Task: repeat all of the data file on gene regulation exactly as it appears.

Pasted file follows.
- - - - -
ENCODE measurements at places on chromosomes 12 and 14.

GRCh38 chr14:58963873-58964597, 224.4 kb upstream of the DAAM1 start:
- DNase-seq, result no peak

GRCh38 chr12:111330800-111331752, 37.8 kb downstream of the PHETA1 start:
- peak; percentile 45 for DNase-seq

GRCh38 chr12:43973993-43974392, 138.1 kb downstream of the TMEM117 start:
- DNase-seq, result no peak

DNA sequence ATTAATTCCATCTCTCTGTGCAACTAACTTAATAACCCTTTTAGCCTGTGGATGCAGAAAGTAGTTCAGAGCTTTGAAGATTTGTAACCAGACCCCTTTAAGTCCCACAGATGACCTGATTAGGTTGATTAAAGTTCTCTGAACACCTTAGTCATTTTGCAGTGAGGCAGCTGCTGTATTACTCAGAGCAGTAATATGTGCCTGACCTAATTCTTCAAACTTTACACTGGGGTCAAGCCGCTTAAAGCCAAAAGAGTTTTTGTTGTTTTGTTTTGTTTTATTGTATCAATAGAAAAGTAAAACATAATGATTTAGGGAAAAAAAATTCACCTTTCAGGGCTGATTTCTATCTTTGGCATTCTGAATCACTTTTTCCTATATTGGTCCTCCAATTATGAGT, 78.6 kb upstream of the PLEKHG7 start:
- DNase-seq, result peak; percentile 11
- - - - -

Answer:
ENCODE measurements at places on chromosomes 12 and 14.

GRCh38 chr14:58963873-58964597, 224.4 kb upstream of the DAAM1 start:
- DNase-seq, result no peak

GRCh38 chr12:111330800-111331752, 37.8 kb downstream of the PHETA1 start:
- peak; percentile 45 for DNase-seq

GRCh38 chr12:43973993-43974392, 138.1 kb downstream of the TMEM117 start:
- DNase-seq, result no peak

DNA sequence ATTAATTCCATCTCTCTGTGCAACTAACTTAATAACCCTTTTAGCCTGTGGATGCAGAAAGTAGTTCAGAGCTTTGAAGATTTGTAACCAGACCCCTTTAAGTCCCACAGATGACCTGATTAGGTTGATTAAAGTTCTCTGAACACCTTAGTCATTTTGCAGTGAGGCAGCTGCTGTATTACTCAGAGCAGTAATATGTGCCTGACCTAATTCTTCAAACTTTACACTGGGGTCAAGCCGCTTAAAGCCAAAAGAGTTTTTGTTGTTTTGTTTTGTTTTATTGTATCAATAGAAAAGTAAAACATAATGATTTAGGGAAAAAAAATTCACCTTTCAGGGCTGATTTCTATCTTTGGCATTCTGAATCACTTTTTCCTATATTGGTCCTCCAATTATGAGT, 78.6 kb upstream of the PLEKHG7 start:
- DNase-seq, result peak; percentile 11